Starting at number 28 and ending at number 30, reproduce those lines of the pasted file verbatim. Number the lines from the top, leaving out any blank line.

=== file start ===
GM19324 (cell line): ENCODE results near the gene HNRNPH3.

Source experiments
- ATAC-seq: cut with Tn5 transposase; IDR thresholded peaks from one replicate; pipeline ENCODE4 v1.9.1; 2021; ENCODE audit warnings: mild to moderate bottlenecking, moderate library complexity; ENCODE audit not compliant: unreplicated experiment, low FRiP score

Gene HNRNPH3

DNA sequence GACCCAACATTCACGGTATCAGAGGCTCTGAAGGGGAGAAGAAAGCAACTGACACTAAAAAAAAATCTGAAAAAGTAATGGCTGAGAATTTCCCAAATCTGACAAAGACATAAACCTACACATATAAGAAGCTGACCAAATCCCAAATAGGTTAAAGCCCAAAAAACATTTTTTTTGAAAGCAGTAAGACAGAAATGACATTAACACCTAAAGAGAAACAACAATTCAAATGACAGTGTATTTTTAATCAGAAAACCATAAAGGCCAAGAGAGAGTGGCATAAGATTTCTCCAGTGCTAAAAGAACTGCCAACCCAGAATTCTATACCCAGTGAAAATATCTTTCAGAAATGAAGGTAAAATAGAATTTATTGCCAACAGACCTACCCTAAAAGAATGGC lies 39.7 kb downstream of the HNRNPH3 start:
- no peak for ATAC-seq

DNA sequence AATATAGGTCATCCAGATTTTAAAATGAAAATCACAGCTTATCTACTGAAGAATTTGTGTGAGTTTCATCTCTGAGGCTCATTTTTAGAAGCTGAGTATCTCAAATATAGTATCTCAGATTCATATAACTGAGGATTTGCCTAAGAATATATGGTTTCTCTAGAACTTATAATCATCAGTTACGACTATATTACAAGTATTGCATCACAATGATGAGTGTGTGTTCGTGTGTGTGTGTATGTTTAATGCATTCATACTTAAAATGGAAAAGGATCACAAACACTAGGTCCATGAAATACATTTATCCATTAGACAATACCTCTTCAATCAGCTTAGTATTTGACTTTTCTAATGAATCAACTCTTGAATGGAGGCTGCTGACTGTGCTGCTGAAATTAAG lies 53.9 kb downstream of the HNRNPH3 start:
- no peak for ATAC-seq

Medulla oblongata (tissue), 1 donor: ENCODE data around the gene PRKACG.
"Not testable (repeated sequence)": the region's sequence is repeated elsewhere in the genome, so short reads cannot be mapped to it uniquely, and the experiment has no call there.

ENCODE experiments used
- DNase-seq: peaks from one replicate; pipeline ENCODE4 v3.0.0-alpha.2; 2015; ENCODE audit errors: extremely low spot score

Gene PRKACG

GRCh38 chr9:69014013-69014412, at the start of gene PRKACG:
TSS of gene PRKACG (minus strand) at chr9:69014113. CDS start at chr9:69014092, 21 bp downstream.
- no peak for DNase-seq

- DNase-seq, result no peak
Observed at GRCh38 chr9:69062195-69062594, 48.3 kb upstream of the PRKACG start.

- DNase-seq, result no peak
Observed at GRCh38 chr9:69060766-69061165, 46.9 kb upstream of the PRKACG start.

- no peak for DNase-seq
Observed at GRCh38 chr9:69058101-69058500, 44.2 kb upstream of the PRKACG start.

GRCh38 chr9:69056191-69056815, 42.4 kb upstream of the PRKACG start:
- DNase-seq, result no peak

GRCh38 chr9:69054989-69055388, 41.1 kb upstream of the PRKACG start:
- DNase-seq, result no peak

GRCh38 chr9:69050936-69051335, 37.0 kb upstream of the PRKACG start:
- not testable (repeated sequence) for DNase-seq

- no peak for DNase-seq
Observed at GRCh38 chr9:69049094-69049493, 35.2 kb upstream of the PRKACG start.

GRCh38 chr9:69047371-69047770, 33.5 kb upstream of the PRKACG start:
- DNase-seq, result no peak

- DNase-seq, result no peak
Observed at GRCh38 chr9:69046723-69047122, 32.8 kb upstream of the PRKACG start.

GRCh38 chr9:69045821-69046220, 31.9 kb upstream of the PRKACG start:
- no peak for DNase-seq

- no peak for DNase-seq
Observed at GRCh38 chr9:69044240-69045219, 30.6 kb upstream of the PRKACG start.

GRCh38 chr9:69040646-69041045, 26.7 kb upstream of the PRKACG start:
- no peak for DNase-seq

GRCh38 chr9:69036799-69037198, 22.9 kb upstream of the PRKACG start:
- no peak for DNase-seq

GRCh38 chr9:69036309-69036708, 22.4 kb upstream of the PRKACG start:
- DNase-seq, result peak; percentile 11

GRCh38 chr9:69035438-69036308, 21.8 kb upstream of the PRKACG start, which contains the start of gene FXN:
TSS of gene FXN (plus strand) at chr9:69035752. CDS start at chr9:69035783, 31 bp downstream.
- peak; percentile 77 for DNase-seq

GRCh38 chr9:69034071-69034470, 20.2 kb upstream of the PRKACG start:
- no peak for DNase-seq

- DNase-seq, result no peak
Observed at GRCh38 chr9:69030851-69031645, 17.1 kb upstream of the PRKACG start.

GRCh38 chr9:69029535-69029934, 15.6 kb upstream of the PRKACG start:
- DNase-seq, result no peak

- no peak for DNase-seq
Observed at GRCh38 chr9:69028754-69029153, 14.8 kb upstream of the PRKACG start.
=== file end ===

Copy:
- not testable (repeated sequence) for DNase-seq

- no peak for DNase-seq
Observed at GRCh38 chr9:69049094-69049493, 35.2 kb upstream of the PRKACG start.